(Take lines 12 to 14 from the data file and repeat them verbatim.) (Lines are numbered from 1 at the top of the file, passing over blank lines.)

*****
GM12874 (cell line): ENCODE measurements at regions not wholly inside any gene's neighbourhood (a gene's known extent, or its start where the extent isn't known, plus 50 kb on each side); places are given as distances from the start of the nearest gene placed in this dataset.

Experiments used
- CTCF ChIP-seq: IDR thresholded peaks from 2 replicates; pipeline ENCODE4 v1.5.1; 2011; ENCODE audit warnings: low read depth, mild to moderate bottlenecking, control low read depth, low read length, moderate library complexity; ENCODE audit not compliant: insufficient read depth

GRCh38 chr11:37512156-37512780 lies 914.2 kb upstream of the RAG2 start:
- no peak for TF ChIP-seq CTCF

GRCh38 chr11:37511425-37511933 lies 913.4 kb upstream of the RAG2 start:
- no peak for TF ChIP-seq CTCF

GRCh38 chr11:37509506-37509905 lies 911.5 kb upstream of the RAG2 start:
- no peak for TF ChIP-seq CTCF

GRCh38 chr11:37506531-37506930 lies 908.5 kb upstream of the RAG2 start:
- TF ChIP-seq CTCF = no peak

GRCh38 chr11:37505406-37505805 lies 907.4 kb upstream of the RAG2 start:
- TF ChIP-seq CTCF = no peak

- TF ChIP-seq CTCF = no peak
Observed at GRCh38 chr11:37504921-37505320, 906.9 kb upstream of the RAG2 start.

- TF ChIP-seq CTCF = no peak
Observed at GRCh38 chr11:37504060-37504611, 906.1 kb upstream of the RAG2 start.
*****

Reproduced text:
GRCh38 chr11:37505406-37505805 lies 907.4 kb upstream of the RAG2 start:
- TF ChIP-seq CTCF = no peak

- TF ChIP-seq CTCF = no peak